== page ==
Researchers say the eruption of a "supervolcano" – which has the potential to destroy civilisation as we know it – is more likely to occur than previously thought.
Scientists said that a supervolcano – which is 100 times more powerful than regular volcanoes – can erupt without any external triggers such as an earthquake.
According to the seismology research team at ETH Zurich, the sheer volume of molten lava held in the volcano's magma chamber means that magma could break through the Earth's crust spontaneously, if pressure builds up.
The eruption of a supervolcano is considered the biggest natural catastrophe threat on Earth, after the impact of a giant meteorite. While these events are extremely rare, occurring on average about once every 100,000 years, each one drastically changes the climate and ecology of the Earth.
The last known supervolcano eruption was believed to have been at Lake Toba in Sumatra, Indonesia, 70,000 years ago. The eruption was thought to have plunged the planet into a "volcanic winter" of six to eight years, with surface temperatures falling between 3C and 5C (37F-41F).
The study, published in the journal Nature Geoscience, identified a trigger for supereruptions by determining the density of supervolcanic magma, using an X-ray machine at the European Synchrotron Radiation Facility (ESRF) in Grenoble, France.
Using magma from the caldera in the dormant supervolcano in Yellowstone National Park, in the US, scientists ran tests to see how the magma would respond to changes in pressure and temperature.
By using a powerful X-ray beam, the team discovered density of the magma decreased significantly at high temperatures and pressures experienced underground.
Density variations between the magma and the surrounding rock means lava held in the caldera can produce enough force to break through the Earth's crust, effectively 'exploding' as opposed to erupting.
"The difference in density between molten magma in the caldera and the surrounding rock is big enough to drive magma from the chamber to the surface," says Dr Jean-Philippe Perrillat of the National Centre for Scientific Research in Grenoble.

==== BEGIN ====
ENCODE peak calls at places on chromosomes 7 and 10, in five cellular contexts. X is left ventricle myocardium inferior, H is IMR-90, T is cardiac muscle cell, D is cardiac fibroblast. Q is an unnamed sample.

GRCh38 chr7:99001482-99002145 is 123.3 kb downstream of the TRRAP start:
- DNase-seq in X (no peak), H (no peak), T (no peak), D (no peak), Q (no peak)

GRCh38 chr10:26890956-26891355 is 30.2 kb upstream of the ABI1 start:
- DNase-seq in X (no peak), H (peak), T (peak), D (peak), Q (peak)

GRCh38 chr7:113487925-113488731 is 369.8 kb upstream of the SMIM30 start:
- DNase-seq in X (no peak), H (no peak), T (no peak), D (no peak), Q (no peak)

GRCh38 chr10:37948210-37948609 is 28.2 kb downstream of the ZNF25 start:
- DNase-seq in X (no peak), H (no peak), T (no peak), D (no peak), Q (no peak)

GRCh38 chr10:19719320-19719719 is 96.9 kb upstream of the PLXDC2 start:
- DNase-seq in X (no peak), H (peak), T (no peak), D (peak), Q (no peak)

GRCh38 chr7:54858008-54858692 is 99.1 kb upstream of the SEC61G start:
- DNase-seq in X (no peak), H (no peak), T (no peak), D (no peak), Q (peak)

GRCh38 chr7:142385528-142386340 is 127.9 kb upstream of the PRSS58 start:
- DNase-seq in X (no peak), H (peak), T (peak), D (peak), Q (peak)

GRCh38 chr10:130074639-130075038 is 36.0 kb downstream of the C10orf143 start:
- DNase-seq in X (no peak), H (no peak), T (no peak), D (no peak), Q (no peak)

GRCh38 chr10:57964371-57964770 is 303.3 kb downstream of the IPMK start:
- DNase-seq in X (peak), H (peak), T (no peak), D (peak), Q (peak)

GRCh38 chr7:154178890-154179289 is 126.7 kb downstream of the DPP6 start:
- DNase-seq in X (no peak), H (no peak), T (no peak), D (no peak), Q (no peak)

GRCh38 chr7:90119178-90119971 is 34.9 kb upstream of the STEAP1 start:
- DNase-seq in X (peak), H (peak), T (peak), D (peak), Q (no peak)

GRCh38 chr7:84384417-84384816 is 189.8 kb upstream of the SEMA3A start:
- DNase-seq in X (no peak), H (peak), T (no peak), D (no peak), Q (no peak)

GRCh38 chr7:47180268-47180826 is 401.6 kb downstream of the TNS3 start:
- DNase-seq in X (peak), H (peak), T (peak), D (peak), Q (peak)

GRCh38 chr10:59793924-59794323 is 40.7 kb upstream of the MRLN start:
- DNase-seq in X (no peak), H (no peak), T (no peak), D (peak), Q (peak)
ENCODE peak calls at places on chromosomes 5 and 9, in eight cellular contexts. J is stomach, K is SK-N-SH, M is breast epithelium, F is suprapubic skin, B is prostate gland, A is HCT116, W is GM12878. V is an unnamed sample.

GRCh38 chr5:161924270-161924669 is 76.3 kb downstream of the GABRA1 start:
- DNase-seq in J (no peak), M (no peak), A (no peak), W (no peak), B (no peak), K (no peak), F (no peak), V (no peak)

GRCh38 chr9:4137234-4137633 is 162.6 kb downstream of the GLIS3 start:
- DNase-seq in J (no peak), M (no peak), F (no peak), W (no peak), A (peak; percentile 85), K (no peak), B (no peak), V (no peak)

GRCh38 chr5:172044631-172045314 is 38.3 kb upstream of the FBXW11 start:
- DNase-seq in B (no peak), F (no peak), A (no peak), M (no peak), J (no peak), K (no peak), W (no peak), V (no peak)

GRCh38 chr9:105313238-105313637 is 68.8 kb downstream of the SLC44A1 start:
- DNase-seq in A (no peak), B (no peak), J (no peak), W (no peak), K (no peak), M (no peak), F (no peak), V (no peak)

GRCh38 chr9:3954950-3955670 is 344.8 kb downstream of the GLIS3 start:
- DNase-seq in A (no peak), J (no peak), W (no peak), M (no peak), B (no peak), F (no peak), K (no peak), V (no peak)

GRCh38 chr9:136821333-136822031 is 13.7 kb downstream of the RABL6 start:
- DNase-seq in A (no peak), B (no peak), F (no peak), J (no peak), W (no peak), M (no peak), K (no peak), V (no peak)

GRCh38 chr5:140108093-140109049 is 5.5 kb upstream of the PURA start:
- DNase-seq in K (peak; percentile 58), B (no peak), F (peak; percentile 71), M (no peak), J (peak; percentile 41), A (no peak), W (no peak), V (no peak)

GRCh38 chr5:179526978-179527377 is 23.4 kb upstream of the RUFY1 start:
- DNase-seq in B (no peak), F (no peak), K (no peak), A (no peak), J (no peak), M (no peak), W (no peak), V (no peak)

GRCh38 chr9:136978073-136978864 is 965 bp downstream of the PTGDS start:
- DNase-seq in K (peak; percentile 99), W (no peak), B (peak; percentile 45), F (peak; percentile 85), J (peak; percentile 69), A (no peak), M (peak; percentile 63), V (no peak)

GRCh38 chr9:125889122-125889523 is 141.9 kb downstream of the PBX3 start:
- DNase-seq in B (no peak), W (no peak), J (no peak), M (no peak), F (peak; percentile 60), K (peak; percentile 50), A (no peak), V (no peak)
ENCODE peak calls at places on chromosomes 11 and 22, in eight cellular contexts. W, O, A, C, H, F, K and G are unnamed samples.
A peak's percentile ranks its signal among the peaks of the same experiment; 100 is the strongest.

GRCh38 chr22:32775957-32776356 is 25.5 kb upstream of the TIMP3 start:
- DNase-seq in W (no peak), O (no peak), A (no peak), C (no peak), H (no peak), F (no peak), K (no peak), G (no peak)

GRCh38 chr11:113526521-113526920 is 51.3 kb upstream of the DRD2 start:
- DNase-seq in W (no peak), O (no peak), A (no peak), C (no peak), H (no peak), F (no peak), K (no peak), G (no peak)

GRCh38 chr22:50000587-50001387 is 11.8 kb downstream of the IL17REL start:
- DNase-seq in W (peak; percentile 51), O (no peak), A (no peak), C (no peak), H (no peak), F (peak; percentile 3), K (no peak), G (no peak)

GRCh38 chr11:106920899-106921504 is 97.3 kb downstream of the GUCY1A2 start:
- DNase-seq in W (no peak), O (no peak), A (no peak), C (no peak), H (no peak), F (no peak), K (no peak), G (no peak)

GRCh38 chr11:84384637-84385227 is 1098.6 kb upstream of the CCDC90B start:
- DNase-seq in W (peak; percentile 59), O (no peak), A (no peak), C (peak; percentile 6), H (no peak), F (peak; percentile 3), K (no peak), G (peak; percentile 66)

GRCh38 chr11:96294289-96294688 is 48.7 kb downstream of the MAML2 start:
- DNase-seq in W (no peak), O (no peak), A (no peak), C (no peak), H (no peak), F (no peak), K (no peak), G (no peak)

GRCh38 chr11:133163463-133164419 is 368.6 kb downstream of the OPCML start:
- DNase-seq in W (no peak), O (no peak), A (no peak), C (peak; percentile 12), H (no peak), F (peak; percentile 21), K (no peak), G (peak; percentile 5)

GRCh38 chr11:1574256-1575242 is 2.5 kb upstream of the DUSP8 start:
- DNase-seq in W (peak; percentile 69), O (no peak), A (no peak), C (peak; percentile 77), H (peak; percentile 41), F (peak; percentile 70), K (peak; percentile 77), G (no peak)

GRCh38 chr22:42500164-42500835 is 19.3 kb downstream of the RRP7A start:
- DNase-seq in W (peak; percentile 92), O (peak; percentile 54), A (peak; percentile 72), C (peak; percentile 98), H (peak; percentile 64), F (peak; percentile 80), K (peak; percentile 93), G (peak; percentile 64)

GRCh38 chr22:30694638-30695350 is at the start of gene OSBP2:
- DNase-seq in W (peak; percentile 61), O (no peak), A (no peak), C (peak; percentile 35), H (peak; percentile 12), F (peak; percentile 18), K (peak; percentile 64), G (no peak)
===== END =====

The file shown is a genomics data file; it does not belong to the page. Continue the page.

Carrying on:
"The effect is like the extra buoyancy of a football when it is filled with air underwater, which forces it to the surface because of the denser water around it," Perrillat said.
"If the volume of magma is big enough, it should come to the surface and explode like a champagne bottle being uncorked."
The tests were possible because the machine at Grenoble can take density measurement temperatures of up to 1,700C and pressures 36,000 times greater than normal atmospheric pressure.
Prof Carmen Sanchez-Valle, of ETH Zurich, adds: "Our research has shown that the pressure is actually large enough for the Earth's crust to break. The magma penetrating the cracks will eventually reach the Earth's surface, even in the absence of water or carbon dioxide bubbles in the magma. As it rises to the surface, the magma will expand violently, which is the well-known origin of a volcanic explosion."
Scientists say no known supervolcanos are expected to erupt in the foreseeable future, but warned of 'devastating consequences' when one does.
"This is something that, as a species, we will eventually have to deal with," says Wim Malfait, first author of the study.
"You could compare it to an asteroid impact – the risk at any given time is small, but when it happens the consequences will be catastrophic."